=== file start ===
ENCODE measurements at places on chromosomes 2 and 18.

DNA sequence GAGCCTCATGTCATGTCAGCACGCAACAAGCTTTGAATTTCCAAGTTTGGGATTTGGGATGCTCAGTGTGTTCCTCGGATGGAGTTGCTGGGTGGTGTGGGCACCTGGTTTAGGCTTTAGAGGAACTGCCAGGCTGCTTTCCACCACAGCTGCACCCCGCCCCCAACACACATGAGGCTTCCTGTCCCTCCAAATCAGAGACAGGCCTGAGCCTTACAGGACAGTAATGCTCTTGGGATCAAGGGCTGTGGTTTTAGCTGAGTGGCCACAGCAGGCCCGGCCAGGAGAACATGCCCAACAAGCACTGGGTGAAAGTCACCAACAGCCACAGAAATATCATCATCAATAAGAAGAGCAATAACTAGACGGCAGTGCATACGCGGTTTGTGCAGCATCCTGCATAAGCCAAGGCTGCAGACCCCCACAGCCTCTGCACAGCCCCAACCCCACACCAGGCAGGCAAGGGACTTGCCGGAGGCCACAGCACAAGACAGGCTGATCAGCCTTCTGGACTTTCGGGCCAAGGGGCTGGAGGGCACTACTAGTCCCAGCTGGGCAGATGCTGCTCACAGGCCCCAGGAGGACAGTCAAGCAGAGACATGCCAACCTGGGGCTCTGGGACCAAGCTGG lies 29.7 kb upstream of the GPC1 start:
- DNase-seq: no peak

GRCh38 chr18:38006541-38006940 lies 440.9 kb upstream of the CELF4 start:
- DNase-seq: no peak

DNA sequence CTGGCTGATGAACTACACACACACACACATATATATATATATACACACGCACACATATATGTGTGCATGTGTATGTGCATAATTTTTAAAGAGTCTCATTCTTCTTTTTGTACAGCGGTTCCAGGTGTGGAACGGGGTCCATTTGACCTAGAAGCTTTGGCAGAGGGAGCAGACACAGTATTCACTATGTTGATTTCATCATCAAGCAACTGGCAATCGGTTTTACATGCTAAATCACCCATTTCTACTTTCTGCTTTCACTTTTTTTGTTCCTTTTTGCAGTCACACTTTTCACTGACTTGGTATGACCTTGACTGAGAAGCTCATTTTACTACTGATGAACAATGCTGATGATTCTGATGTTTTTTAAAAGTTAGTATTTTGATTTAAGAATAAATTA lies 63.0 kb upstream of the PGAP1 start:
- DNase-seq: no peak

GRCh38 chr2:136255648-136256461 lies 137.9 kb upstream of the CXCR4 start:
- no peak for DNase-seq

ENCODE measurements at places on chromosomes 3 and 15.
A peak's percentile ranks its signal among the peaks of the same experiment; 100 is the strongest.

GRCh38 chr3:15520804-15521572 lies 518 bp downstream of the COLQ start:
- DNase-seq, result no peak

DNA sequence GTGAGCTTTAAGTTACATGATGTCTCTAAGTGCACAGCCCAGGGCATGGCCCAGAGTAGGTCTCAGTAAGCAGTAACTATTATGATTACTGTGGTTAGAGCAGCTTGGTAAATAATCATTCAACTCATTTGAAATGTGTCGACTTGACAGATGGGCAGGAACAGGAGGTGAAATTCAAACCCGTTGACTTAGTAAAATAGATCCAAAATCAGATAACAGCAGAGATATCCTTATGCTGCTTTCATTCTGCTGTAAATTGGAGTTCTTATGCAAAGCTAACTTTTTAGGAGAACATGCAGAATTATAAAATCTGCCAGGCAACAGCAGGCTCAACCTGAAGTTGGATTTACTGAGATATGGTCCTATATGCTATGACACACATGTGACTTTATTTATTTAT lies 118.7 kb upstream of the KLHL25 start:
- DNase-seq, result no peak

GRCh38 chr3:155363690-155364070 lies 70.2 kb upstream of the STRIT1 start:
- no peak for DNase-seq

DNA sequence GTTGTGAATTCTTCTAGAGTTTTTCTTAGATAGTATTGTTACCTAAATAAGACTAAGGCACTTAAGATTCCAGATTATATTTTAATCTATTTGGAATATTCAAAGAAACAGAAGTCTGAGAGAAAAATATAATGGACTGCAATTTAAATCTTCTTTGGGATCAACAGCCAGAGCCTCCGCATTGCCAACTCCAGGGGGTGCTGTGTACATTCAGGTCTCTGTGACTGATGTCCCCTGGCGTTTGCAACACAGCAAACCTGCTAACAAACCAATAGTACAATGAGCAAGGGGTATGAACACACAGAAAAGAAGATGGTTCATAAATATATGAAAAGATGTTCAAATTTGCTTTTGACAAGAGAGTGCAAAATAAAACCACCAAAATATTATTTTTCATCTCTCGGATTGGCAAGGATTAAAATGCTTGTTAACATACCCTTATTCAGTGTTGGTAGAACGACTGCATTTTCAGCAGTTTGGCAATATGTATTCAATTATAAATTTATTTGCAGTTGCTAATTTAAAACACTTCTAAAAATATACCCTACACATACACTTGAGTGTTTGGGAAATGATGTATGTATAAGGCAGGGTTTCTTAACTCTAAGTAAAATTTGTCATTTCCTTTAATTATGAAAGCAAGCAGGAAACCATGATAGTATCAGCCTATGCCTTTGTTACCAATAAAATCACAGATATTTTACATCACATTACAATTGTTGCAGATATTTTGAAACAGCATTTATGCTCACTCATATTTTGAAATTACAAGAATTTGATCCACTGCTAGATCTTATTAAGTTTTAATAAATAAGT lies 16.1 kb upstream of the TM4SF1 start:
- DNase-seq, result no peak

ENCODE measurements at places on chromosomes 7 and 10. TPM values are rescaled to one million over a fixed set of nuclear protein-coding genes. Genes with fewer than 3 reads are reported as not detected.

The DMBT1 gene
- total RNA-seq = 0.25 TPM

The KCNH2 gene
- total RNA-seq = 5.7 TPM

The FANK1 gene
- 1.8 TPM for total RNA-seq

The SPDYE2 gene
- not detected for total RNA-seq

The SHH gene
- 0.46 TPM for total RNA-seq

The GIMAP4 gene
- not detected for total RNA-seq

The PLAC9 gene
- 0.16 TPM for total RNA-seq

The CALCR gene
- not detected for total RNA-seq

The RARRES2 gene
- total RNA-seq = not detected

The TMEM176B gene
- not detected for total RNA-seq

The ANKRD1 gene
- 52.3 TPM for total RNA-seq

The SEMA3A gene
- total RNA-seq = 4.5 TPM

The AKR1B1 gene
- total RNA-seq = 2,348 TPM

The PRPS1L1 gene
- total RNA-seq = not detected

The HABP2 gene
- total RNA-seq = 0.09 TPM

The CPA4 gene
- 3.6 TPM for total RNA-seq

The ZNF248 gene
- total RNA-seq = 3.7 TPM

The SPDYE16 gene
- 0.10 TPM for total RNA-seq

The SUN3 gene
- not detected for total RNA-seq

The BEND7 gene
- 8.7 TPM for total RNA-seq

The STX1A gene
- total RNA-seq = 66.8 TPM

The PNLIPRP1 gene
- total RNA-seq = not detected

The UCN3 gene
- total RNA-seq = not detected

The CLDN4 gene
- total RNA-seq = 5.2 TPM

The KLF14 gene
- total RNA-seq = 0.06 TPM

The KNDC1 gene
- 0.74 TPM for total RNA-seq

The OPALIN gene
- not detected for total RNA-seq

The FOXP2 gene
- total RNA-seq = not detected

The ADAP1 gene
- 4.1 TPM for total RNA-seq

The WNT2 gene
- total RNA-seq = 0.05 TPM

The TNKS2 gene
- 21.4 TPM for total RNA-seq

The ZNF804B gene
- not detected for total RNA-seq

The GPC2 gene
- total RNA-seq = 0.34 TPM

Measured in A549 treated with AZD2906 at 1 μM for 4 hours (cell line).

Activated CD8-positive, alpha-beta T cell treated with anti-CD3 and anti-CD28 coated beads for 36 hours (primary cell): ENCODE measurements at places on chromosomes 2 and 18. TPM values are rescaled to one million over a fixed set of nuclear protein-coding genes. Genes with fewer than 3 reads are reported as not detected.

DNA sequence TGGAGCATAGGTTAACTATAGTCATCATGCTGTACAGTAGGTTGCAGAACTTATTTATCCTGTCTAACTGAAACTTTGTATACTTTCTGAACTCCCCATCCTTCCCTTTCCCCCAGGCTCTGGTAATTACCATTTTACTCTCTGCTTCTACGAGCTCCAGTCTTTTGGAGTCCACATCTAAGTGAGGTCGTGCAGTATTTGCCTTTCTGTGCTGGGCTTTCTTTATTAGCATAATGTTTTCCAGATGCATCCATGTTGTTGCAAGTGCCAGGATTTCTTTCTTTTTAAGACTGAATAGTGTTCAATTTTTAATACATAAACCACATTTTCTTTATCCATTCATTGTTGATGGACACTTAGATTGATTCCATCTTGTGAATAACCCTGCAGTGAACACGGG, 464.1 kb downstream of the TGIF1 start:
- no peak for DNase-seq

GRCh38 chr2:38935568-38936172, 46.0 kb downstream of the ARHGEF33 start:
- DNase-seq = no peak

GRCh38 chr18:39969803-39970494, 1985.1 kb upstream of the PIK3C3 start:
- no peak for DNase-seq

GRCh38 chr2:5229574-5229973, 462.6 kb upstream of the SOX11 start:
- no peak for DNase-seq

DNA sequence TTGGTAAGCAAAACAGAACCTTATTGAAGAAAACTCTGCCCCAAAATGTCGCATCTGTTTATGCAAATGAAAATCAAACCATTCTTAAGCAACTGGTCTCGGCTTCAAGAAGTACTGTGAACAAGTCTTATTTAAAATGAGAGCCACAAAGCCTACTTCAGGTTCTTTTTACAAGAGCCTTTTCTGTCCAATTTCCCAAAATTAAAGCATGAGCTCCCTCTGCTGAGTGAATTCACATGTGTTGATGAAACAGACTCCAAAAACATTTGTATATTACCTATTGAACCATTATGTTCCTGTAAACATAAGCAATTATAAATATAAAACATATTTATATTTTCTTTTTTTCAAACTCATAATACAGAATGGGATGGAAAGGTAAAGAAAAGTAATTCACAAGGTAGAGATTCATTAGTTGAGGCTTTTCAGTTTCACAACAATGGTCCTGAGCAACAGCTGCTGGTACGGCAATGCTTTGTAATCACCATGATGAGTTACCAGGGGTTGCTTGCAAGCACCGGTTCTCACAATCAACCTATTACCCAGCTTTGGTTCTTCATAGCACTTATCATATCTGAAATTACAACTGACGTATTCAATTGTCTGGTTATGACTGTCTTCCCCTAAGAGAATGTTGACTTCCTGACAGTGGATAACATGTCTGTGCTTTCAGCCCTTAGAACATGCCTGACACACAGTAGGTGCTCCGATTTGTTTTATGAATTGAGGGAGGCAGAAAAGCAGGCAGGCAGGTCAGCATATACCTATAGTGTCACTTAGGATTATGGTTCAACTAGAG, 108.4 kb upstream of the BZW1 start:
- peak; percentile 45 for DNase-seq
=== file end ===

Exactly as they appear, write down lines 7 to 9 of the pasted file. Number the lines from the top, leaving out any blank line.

- DNase-seq: no peak

GRCh38 chr2:136255648-136256461 lies 137.9 kb upstream of the CXCR4 start:
- no peak for DNase-seq